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Dany's RaaD Roundup

Xdrive – Free and Easy Automated Online Backup

I know that NO ONE wants to back up their data. If anyone has to remember to do it and it is harder than brainless, people just are not going to do it. I know this and even I don’t back up my data like I should. I will usually keep a copy of important documents saved onto my portable usb flash drive and maybe also on a second computer, but I definitely do NOT keep those files backed up and updated regularly. I also don’t really want to pay much money to backup my data (I know I’m cheap but it has served me well thus far).

After a bit of searching I found Xdrive. It used to be a tiny company… until AOL bought them. Xdrive offers 5 gigs of free automated online storage. Let me repeat that, in case you thought you read that wrong. You can get, for FREE, 5 gigabytes of online storage! That’s more space then most people buy when they get usb flash drives! To sign up, you can use your AIM screen name, AOL email account or if you don’t have either of these already, you can just sign up for a free AOL Mail or AOL Instant Message account. At this very moment, I’m uploading almost 800 megabytes of data to start out. If you need more than 5 gigs of storage though, maybe for a large music collection or even a modest video collection (maybe you want to back up all those movies or tv shows on that iPod), this is probably not the service for you. You can upgrade to their paid service: 50 gigs of storage for a little under $10 per month.

Instead of doing that though, I’d recommend using one of the more flexible online backup services. Carbonite (unlimited storage space for less than $50 per year, less than $90 total when you sign up for two years), Mozy (another unlimited storage service, for less than $5 per month for each computer you want to back up, less than $105 per computer if you sign up for 2 years), Amazon’s S3 (more of an a la carte service, charging per month for storage and upload/download transfer rates) or Jungle Disk (which is based on Amazon S3, but also offers some extra services of their own).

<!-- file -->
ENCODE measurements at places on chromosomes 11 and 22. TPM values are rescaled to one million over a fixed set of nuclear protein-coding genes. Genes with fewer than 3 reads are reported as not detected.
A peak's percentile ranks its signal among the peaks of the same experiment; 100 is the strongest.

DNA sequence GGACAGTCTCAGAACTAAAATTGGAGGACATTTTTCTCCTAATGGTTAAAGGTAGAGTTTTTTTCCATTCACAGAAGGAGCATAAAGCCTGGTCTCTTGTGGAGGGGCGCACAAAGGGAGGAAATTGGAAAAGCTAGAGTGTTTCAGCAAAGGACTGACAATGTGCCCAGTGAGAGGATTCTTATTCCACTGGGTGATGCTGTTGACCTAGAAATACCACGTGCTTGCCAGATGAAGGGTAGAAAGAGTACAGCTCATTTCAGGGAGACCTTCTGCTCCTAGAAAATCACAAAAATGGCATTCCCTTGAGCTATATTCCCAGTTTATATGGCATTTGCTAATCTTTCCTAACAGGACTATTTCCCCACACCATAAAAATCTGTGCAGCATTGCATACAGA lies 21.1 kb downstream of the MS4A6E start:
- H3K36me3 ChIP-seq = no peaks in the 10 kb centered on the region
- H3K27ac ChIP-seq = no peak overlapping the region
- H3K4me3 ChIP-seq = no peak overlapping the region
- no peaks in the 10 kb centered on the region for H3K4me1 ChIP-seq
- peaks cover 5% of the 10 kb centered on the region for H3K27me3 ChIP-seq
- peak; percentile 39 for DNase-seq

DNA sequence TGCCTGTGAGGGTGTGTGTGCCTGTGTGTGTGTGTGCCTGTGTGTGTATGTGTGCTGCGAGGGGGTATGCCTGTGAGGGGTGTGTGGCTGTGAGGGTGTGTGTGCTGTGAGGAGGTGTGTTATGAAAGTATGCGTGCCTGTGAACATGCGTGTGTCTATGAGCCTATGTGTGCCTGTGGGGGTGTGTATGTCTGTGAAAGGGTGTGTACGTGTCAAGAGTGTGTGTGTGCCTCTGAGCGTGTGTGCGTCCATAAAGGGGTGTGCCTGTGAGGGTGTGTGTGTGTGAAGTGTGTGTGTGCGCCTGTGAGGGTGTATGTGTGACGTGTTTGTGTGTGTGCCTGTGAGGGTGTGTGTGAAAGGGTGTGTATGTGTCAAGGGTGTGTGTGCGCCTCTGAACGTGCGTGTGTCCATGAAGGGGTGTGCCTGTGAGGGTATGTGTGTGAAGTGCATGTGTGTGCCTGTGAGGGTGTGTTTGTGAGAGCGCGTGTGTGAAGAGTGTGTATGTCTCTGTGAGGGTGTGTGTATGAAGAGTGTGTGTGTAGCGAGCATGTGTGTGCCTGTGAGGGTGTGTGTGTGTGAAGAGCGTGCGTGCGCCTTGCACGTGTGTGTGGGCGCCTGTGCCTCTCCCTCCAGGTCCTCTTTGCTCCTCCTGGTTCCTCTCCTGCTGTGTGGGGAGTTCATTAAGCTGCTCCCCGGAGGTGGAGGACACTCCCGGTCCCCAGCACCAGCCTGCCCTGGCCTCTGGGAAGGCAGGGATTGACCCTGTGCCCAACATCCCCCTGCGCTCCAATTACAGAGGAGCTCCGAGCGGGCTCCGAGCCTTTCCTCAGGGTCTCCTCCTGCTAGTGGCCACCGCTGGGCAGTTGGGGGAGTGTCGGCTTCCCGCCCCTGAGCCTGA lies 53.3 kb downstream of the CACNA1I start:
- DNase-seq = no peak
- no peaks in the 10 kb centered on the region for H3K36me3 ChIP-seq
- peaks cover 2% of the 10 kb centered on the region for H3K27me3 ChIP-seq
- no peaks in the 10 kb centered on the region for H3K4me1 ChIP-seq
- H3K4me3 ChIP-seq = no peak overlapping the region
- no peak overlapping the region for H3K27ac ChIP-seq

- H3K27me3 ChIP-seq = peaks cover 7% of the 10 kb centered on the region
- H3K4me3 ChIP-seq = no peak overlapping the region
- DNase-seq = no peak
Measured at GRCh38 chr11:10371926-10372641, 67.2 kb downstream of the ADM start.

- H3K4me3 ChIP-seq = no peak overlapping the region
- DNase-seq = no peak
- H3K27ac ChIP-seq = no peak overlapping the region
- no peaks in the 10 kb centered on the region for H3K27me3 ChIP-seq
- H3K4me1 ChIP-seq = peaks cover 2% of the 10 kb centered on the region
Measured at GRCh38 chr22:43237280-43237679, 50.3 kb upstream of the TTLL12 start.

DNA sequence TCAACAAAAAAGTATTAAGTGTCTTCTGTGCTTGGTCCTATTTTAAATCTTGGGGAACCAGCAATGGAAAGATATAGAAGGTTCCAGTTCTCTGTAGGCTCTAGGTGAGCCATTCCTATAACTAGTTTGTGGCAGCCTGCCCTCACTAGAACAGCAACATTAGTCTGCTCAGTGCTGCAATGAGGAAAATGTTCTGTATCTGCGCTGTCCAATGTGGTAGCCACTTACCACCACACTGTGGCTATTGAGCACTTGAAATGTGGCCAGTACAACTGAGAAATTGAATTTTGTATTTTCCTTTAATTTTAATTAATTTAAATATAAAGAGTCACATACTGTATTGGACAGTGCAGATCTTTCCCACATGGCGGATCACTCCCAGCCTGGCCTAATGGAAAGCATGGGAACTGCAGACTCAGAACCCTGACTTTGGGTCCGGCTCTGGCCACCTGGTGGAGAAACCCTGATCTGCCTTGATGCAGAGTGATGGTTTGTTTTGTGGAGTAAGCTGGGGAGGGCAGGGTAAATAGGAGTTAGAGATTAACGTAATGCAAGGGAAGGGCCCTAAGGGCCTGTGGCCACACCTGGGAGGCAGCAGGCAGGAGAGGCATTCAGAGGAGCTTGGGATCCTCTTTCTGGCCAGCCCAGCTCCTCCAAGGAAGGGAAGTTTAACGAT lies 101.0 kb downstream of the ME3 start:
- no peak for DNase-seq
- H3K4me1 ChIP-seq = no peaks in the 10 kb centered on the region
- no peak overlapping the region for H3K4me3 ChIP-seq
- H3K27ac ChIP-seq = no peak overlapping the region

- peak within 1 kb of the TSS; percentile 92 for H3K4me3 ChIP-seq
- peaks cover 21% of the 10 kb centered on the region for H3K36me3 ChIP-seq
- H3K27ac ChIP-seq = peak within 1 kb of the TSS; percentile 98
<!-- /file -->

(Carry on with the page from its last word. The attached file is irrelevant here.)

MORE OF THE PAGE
Thanks to Xdrive for the above pic. This article was inspired by Leo Laporte. He is constantly promoting the idea of regularly backing up your data on the many shows on his TWIT Podcast Network.

Enjoy

Dany

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February 13, 2008 12:53 am - Posted by | movies, music, podcasts, software, technology, tv

6 Comments »

  1. Dany,

    Thanks for the great write-up. I think you and your readers would be interested to know that we have some new user interfaces coming to market in the very near future. These new products will make it even easier for users to upload and back up their data. Later this month, we will be launching our new application, called Xdrive Desktop Lite, that will use Adobe’s new AIR runtime environment, allowing simple drag and drop of files directly from your local computer directly into your Xdrive account. Stay tuned over the coming months for other new product introductions and updates to our service!

    Sincerely,
    The Xdrive Team

    Comment by Xdrive Product Team | February 13, 2008 2:26 am

  2. For all online backup and storage related info, I recommend this website:

    http://www.BackupReview.info

    Comment by Mimi | February 13, 2008 3:16 am

  3. Why is that XDrive never made it to the top 25 online backup companies at this review site:

    http://www.BackupReview.info

    Comment by Peter | February 13, 2008 3:17 am

  4. Ha ha about Leo Dany, I was just thinking while reading this that the were talking about this same stuff on TWiT last ep, but you have to give pat the credit for mozy and carbonite as he had just done that on TEKZILLA and Jungle Drive was mentioned by John! lol :).

    Comment by Avalonsgirl | February 13, 2008 12:04 pm

  5. I used Xdrive years ago in grad school until they started charging for it. It is good to hear it is free again.

    Comment by TheDeeZone | February 14, 2008 11:45 am

  6. I personally recommend using Mozy because they’ve been around for a long time. It won’t help to have your files backed up on a server that the company sells off when they go bankrupt. (Not to say that AOL isn’t a company on solid financial footing these days.)

    Comment by Online Backup | February 15, 2008 5:32 pm


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